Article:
Graduation Year

2011

Document Type

Dissertation

Degree

Ph.D.

Degree Granting Department

Public Health

Major Professor

Thomas E. Bernard

Keywords

clothing adjustment factors, Heat storage, Heat Stress, Predicted Heat Strain

Abstract

Heat stress is a common physical agent associated with many

occupations. The most commonly used method of assessing heat stress

exposure is an empirical method using the Wet Bulb Globe Temperature Index

but his method is limited in its ability to parse out individual contributors to the

heat stress. The International Organization for Standardization (ISO) published a

rational model called Predicted Heat Strain (PHS) in 2004, and rational methods

have the advantage of separating out the individual pathways for heat exchange.

The objective of this research was a performance assessment of the current PHS

model. This experimental design consisted of 15 trials (3 clothing ensembles and

5 heat stress levels) involving 12 men and women. The clothing ensembles were

work clothes, NexGen® (microporous) coveralls, and Tychem® QC (vaporbarrier)

coveralls. The heat stress levels were 1.0 , 2.0 , 3.5 , 5.5 and 9.0 °CWBGT

above the average critical environment for each ensemble determined in

prior studies. The metabolic rate was 190 W/m2. The two outcomes of each trial

were an exposure time when core temperature reached 38 °C (ET38) and a Safe

Exposure Time (SET) defined as the amount of time required to reach either a

core temperature (Tre) = 38.5 ºC, a heart rate of 85% age-estimated maximum, or

fatigue.

ix

Trial data for environment, metabolic rate and clothing were inputs to the

(PHS) model to determine a predicted amount of time for the participants to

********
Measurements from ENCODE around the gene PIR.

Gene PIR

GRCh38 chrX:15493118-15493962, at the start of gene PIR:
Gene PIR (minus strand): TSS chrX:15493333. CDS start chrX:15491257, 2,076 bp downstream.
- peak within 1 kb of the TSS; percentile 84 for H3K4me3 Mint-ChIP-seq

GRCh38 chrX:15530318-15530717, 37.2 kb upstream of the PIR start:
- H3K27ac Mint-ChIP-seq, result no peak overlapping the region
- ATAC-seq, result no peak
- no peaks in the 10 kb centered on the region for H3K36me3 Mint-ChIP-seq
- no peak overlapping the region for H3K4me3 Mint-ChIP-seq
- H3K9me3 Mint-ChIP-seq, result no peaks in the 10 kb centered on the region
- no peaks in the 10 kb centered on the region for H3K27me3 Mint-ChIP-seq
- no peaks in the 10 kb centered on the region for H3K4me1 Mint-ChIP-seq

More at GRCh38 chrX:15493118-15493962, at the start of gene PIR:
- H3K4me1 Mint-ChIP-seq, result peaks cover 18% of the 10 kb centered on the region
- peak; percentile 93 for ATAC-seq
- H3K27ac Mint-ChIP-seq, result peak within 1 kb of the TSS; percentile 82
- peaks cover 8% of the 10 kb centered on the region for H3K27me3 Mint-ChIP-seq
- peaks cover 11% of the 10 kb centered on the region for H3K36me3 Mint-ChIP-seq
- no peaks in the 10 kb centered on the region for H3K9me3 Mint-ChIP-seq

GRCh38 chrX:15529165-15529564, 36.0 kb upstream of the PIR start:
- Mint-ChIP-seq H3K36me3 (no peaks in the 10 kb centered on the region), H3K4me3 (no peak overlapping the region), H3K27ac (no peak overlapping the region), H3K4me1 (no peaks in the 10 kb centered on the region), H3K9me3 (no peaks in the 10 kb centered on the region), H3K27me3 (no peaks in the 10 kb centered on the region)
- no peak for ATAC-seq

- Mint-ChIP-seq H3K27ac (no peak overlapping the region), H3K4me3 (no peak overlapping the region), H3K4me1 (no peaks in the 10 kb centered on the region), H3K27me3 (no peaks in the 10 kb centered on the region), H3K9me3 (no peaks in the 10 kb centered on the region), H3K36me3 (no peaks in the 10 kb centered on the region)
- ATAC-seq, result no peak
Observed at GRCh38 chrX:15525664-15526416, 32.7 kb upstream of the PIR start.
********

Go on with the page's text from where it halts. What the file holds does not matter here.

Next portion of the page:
reach a Tre = 38 ºC, which was the limiting condition in PHS for acute exposures.

The first consideration was predictive validity for which PHS-Time was compared

to ET38. The expectation would be that PHS-Time would predict the mean ET

response. Results for predictive validity indicated a moderate agreement

between ET38 and PHS-Time (r2 of 0.34 and Intraclass Correlation Coefficient at

0.33). When the method for accounting for clothing was changed to that

recommended by ISO, the PHS predicted times moved systematically toward a

shorter exposure time and modest agreement (r2 of 0.39 and Intraclass

Correlation Coefficient at 0.31). Protective validity was the ability of the PHSTime

to predict an exposure time that would be safe for most people. In this

case, PHS-Time was compared to SET. The PHS was protective for 73% of the

cases. When it was modified to account for clothing following the ISO method,

the protective outcomes were 98%.

In addition, the PHS model examined with respect to starting core

temperature and fixed height and weight. Using the actual core temperature

improved the outcomes somewhat, but changing from 36.8 to 37.0 would be

sufficient. There is a strong tendency to over-predict PHS-Time for individuals

with a low body surface area, usually short and lower than average weight.

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